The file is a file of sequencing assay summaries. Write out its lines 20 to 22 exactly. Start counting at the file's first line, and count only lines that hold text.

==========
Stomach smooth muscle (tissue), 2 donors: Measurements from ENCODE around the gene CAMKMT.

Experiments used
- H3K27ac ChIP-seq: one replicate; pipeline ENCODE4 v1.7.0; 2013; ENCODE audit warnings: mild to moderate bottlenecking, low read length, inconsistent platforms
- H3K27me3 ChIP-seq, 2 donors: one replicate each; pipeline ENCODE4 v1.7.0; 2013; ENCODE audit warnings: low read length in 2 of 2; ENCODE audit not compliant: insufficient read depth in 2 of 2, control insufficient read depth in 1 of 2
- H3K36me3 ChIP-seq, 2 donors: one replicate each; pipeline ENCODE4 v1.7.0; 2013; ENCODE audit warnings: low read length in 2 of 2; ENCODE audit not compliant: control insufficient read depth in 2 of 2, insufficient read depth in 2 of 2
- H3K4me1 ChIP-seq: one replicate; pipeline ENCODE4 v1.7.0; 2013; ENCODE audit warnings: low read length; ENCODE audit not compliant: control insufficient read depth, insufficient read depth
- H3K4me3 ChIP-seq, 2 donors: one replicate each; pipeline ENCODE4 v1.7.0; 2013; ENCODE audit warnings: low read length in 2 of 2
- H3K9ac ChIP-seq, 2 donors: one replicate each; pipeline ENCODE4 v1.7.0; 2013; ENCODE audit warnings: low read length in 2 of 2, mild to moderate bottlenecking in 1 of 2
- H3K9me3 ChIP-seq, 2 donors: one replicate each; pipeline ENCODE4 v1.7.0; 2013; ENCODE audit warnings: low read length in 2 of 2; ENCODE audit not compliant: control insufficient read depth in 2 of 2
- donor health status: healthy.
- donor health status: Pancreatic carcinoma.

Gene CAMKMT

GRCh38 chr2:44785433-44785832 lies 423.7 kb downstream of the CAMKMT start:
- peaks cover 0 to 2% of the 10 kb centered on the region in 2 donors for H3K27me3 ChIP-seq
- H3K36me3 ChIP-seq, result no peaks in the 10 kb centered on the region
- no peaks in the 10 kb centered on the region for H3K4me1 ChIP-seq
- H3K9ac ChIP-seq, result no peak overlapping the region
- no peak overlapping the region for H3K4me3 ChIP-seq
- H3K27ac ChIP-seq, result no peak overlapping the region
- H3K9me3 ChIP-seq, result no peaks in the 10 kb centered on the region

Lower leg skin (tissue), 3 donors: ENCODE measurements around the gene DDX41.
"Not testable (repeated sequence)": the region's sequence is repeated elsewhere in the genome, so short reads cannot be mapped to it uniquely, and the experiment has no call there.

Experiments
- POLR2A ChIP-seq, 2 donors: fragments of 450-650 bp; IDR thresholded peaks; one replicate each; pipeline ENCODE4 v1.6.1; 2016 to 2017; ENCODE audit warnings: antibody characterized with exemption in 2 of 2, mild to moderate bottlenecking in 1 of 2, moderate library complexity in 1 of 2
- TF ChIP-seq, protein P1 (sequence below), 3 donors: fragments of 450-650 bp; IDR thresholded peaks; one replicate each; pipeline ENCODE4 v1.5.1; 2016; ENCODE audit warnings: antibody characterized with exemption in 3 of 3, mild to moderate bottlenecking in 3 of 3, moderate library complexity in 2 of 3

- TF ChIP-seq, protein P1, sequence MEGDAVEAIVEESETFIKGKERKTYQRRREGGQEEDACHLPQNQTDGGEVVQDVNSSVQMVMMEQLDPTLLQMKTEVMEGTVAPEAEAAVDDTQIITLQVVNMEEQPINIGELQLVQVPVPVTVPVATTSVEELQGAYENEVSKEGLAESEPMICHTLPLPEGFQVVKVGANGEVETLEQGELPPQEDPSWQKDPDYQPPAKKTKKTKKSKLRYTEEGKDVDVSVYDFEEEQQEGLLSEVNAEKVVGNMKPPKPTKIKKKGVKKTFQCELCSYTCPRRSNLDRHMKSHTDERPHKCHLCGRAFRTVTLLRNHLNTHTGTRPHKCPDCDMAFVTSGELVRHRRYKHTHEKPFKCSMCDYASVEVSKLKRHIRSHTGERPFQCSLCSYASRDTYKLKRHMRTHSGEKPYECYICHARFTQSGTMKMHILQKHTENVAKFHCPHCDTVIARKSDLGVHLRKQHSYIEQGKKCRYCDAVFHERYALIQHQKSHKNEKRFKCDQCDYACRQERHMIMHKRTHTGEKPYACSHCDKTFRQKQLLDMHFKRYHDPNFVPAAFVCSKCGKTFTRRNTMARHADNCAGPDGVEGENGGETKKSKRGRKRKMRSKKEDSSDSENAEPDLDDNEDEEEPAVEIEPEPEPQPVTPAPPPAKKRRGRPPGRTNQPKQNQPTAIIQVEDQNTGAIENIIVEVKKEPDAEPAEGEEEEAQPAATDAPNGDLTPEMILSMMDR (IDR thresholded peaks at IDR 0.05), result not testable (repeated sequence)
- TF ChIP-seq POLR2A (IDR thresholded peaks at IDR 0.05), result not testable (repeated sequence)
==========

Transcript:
- H3K9me3 ChIP-seq, result no peaks in the 10 kb centered on the region

Lower leg skin (tissue), 3 donors: ENCODE measurements around the gene DDX41.
"Not testable (repeated sequence)": the region's sequence is repeated elsewhere in the genome, so short reads cannot be mapped to it uniquely, and the experiment has no call there.